Teacher pens letter to school paper, quotes Bible verse saying gay people "deserve to die"

San Luis Obispo NOW

A special education teacher at San Luis Obispo High School in San Luis Obispo, California, has resigned amid protests and outrage over a letter he penned to the student newspaper citing a Bible passage saying those who commit homosexual acts "deserve to die," the San Luis Obispo Tribune reported.

Michael Stack wrote the letter in the student paper Expressions in response to a recent edition that dealt with LGBTQ issues. After the letter appeared on May 9, Stack did not show up for work on May 11. According to the Tribune, he resigned via an email sent at 1:07 p.m. Fox News was copied on the email. 

The Tribune reported prior to Stack's resignation that the school did not plan on disciplining Stack, saying he was exercising his First Amendment rights. 

"A bedrock principle underlying the First Amendment is that the government may not prohibit the expression of an idea simply because society finds the idea offensive or disagreeable," Prater and school principal Leslie O'Connor said in a joint statement. 

Stack's resignation letter also invoked the First Amendment as defense for his editorial. 

In the original letter to the editor, "I quoted, verbatim, Romans 1:16-32," Stack wrote. "Now people are exercising their First Amendment rights by responding to that letter. This is how America is designed to function." 

Though the school originally invoked the First Amendment to defend Stack, Prater says the district is now conferring with its attorney. 

The passage Stack cited states that God would abandon men and women who engage in homosexual acts and their lives "became full of every kind of wickedness, sin, greed, hate, envy, murder, quarreling, deception, malicious behavior and gossip.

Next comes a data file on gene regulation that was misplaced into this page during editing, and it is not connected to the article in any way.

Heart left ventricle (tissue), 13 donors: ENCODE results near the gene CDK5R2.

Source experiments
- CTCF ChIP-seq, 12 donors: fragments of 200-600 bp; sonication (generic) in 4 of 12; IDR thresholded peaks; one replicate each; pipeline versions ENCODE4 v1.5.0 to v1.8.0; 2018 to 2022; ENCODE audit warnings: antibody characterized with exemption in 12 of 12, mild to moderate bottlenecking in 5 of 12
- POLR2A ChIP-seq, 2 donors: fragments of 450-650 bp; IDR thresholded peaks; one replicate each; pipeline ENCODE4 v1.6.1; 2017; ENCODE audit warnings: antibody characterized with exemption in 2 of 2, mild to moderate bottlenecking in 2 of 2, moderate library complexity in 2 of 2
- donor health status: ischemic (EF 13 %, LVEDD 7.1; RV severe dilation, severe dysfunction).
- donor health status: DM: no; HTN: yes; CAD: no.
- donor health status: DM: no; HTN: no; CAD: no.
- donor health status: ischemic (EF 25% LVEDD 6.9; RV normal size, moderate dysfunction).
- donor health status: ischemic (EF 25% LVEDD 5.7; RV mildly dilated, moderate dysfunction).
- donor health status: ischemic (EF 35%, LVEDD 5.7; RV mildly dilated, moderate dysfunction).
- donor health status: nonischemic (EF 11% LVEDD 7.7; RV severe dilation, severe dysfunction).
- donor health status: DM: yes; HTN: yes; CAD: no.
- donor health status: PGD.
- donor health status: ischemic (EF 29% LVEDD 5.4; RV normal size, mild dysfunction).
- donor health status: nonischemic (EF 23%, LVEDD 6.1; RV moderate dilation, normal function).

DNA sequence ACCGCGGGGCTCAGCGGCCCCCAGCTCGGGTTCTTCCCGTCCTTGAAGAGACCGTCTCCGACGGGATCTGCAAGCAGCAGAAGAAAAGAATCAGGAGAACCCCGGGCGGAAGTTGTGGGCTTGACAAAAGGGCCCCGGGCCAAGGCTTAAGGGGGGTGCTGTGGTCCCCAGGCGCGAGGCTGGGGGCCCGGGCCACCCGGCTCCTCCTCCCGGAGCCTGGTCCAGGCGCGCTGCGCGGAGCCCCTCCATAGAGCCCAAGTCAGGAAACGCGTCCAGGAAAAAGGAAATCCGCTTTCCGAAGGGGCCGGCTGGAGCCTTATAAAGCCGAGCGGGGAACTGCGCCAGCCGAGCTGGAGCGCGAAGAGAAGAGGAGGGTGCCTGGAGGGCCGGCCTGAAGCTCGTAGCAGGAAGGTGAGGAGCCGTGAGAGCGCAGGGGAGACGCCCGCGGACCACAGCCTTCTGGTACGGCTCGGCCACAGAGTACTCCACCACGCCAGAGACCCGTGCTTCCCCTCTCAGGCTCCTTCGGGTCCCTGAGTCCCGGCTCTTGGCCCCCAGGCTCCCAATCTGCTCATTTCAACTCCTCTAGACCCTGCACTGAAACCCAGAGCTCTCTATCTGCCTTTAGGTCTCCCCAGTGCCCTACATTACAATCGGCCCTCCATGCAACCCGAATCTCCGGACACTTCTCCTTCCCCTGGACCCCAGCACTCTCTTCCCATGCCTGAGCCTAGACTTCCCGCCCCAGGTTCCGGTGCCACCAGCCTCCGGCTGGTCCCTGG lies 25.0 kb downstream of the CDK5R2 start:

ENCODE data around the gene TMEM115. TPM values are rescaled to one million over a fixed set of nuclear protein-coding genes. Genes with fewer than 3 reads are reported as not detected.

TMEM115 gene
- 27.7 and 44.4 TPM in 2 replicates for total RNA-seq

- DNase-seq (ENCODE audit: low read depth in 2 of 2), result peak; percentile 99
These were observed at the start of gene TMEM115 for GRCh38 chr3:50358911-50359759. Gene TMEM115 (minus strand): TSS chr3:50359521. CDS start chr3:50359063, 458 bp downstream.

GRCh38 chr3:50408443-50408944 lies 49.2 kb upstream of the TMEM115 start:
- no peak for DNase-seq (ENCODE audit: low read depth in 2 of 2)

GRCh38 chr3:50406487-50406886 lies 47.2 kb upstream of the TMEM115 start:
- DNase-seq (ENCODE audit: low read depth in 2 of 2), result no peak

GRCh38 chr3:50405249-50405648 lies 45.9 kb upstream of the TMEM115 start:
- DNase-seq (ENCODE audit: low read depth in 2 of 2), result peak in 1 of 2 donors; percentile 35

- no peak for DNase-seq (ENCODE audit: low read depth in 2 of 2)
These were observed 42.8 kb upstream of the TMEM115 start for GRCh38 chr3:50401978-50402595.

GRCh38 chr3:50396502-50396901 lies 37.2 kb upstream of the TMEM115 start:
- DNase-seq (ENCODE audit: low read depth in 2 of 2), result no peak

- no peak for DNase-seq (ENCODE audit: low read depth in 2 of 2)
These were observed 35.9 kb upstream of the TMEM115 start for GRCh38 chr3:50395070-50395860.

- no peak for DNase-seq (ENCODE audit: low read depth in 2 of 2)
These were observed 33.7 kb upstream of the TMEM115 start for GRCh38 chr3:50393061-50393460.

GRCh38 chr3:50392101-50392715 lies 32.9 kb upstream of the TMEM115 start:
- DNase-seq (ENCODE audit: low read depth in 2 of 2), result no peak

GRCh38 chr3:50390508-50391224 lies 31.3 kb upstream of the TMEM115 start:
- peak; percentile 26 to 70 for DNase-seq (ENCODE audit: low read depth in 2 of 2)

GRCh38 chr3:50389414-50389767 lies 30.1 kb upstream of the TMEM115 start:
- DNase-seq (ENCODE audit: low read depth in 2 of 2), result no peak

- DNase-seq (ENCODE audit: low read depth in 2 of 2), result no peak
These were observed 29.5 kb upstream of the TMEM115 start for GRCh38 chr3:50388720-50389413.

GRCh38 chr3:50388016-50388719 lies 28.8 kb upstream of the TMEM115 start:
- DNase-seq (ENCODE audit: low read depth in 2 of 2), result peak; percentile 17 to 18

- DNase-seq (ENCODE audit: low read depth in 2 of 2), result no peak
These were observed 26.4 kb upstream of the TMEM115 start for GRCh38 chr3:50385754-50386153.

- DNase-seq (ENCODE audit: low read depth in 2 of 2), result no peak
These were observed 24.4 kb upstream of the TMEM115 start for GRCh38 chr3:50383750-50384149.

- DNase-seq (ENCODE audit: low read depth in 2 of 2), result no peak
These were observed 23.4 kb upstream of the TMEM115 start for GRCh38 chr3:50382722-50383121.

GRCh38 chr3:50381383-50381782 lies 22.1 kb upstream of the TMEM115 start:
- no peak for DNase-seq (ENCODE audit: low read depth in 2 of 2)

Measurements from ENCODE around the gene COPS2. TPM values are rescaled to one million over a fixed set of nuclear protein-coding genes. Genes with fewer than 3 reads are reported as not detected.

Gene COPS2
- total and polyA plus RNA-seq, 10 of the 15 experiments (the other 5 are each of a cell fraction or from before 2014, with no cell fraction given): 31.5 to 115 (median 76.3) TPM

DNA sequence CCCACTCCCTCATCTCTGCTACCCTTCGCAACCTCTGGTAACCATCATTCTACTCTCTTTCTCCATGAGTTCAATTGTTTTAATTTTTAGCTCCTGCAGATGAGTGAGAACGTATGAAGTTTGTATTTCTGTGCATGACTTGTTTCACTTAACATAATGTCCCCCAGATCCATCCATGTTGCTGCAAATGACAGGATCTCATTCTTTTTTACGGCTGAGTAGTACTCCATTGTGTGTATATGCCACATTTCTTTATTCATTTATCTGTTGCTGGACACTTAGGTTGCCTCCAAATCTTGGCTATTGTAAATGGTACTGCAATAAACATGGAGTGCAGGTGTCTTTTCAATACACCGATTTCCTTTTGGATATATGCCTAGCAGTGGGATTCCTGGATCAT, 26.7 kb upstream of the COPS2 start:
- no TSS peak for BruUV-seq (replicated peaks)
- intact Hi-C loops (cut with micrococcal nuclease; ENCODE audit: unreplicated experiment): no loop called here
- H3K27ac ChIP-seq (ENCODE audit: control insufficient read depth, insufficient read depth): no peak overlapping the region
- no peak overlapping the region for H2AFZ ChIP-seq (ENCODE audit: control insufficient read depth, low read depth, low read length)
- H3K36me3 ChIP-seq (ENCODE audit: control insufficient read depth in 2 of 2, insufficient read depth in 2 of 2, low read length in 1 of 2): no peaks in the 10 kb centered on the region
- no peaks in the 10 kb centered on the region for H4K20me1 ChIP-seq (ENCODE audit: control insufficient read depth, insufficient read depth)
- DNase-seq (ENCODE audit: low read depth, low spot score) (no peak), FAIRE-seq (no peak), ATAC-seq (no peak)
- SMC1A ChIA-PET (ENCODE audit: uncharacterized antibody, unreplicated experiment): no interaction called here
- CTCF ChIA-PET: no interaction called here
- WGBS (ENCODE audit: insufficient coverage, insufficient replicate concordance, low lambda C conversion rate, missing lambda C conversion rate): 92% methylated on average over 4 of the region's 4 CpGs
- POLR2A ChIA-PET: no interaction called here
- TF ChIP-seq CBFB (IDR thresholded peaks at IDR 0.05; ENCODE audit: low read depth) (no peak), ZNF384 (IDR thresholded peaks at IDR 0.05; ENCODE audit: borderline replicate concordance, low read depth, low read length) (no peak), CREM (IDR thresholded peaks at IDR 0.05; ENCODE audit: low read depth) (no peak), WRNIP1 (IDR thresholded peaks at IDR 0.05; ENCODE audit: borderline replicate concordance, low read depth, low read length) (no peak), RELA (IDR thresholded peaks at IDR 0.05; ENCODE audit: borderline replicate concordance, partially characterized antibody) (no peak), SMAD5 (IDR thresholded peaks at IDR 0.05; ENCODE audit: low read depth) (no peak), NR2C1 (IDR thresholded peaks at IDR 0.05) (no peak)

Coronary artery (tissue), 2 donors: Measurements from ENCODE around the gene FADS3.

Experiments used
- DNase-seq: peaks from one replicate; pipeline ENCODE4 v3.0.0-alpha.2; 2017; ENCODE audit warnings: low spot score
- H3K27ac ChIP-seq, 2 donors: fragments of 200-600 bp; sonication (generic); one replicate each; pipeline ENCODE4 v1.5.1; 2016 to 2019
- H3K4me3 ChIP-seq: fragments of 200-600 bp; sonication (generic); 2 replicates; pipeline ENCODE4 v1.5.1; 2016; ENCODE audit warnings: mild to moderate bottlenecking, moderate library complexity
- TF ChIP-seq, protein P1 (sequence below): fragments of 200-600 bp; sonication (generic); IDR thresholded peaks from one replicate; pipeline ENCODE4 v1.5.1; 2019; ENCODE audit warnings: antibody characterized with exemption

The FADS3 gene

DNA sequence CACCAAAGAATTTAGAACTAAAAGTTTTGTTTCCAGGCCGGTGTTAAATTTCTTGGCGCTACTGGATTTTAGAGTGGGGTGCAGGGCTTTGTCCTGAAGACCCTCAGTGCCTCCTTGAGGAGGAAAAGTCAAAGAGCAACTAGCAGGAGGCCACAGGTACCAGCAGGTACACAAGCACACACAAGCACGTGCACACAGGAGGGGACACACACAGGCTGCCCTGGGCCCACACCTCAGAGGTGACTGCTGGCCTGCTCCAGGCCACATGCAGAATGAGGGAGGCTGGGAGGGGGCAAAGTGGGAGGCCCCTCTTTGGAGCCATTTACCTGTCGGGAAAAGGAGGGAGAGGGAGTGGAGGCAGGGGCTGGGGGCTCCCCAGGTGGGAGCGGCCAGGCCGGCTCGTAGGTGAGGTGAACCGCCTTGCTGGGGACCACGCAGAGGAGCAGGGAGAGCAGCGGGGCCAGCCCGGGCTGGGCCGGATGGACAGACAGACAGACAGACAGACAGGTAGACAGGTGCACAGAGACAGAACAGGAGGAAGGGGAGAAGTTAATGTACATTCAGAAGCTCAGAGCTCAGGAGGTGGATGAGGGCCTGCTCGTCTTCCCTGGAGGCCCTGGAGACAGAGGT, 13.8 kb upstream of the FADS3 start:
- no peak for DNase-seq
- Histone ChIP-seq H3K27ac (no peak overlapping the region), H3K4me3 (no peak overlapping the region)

Gay pride flag  Lynne Sladky/AP

"They know God's justice required that those who do these things deserve to die, yet they do them anyway," the passage reads.

In his own words, Stack said the passage describes "a deception that has happened in the past, and is happening again right now, not only at SLOHS, but throughout the world."

Stack's original letter and the school's statement did not sit well with some community members, who showed up to the school on Thursday afternoon with rainbow banners that said "Love is love" and "Bigotry disguised as 'religious liberty' is still bigotry!" 

On the school's Facebook page, people posted pictures of the protests and condemned the ideology behind Stack's original note. 

"I can't help but go out and demonstrate that 'You are made in God's image and Jesus loves you,' and show the public what it means to be a real Christian," one person wrote.

Stack's resignation letter addressed the backlash.

"The community apparently wants me out, so I hereby grant them their desires," he wrote. San Luis Coastal Unified School District superintendent Eric Prater told the Tribune that someone called the school late Thursday morning threatening Stack's life.

"We are concerned for his safety," Prater said.